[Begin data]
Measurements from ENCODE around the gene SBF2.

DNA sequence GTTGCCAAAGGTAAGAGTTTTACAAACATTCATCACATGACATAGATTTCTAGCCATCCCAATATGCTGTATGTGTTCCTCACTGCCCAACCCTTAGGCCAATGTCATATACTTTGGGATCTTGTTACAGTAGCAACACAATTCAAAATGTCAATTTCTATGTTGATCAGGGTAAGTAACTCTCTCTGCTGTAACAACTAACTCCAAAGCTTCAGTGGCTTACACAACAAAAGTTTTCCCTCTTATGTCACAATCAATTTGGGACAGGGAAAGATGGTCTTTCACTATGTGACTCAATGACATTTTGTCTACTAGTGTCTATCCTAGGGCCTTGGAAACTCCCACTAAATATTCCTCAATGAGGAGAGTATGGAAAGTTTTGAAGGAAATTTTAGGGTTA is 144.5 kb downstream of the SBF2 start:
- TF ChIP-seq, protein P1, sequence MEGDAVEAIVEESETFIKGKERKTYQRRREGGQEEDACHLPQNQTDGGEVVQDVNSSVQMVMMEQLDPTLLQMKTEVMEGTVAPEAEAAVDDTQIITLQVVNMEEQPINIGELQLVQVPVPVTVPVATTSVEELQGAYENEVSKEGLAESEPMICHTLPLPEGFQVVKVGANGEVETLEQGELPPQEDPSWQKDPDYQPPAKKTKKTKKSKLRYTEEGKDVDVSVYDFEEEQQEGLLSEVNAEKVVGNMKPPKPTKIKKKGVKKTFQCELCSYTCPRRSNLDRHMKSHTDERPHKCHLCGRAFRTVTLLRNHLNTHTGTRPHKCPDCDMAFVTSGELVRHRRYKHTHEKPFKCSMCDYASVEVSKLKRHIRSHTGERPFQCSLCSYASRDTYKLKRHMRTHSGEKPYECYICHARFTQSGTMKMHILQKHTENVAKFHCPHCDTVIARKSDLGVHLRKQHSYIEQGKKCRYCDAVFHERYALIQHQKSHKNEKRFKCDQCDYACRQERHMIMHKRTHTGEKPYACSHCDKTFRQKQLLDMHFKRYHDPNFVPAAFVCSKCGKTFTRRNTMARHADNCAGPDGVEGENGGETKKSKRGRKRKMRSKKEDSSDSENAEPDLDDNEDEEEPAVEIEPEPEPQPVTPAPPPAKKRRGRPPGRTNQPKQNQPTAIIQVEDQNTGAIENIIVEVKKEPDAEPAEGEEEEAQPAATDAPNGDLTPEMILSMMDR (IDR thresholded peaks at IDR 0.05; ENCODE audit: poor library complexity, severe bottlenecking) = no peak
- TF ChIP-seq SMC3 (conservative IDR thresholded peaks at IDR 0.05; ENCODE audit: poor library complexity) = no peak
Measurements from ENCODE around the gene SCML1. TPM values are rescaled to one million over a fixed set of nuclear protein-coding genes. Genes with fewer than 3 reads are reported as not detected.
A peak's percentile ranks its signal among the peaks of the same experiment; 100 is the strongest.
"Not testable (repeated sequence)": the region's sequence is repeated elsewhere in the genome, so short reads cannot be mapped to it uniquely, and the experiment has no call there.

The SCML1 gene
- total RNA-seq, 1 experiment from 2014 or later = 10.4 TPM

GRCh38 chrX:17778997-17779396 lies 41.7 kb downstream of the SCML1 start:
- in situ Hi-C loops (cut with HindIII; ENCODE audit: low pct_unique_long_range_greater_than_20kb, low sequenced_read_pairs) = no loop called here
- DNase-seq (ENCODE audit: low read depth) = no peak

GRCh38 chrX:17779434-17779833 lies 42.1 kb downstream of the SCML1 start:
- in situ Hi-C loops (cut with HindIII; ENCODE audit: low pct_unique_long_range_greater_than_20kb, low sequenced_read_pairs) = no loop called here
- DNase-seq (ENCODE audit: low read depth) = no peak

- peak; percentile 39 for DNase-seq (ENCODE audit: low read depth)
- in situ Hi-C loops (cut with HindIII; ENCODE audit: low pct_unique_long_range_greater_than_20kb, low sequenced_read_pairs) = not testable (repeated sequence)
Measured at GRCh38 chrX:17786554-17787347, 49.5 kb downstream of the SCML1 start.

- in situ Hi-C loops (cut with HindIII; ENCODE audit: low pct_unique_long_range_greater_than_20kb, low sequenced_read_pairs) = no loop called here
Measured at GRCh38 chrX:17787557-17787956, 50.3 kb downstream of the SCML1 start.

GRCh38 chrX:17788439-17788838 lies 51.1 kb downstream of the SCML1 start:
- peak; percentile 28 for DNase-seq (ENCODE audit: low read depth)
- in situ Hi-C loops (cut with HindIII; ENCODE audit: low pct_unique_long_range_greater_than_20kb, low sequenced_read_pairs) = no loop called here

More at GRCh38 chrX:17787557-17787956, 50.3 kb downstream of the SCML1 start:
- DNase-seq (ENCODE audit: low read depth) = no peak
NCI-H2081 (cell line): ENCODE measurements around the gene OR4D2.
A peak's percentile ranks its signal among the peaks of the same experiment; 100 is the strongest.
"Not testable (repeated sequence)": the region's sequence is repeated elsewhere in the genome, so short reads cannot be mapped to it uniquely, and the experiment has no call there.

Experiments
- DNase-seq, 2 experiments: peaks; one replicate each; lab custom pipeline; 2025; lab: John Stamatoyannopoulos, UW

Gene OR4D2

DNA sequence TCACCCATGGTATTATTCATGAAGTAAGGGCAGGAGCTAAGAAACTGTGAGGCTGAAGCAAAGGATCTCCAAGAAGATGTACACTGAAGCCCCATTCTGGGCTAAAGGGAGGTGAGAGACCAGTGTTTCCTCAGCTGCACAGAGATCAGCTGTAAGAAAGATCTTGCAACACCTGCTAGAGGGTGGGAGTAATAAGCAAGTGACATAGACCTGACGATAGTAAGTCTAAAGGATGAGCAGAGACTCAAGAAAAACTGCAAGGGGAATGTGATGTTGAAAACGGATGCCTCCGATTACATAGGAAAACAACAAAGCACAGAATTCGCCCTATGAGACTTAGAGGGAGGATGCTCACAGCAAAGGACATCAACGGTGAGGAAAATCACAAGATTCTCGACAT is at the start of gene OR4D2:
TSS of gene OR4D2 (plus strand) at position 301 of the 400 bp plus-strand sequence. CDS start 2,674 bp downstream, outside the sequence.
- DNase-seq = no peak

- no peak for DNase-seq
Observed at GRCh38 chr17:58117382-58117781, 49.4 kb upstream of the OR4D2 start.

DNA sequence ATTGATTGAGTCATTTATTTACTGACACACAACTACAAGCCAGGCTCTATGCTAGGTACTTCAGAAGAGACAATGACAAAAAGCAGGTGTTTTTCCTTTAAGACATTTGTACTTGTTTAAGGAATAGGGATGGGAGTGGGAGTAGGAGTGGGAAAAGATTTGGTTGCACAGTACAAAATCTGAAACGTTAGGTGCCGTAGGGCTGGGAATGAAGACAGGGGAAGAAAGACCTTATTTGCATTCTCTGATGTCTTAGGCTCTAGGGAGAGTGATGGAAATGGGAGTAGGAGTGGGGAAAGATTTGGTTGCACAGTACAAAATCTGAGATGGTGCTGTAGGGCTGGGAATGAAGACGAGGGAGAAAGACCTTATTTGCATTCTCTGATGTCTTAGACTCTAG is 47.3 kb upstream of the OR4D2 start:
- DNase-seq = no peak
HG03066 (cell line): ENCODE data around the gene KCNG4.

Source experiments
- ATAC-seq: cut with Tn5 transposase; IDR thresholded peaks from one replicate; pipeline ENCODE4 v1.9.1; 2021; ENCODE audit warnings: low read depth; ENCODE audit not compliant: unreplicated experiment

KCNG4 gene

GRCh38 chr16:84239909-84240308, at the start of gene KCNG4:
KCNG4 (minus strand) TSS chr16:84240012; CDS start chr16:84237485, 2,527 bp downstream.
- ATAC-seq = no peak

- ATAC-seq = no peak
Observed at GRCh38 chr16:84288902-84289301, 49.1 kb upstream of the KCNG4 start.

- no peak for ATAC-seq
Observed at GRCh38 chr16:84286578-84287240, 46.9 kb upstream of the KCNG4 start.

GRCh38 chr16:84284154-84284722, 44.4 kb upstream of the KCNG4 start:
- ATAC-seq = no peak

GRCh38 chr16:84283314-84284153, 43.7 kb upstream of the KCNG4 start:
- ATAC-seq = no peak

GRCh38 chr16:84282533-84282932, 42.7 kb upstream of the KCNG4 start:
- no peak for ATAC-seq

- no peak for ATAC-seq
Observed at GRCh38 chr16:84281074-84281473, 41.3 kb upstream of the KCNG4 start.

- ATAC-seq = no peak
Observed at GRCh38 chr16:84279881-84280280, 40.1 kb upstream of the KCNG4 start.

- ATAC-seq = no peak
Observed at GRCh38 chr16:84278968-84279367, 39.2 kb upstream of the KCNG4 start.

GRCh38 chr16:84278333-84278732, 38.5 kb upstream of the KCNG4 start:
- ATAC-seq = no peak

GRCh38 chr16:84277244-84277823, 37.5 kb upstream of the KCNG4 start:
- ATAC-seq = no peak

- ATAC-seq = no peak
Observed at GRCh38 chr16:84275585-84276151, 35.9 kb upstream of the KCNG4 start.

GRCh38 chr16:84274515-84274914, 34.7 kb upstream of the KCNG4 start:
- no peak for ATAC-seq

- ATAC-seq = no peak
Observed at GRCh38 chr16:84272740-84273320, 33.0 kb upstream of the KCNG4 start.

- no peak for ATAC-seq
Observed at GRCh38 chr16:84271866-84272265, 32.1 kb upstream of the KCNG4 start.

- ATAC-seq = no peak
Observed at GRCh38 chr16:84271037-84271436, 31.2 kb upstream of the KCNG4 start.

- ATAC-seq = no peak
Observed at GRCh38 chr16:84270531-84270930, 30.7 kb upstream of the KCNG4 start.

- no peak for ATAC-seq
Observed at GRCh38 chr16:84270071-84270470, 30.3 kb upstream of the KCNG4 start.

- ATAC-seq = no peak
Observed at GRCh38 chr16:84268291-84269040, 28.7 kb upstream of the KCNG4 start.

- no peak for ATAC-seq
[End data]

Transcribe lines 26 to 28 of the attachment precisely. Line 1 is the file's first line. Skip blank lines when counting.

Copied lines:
NCI-H2081 (cell line): ENCODE measurements around the gene OR4D2.
A peak's percentile ranks its signal among the peaks of the same experiment; 100 is the strongest.
"Not testable (repeated sequence)": the region's sequence is repeated elsewhere in the genome, so short reads cannot be mapped to it uniquely, and the experiment has no call there.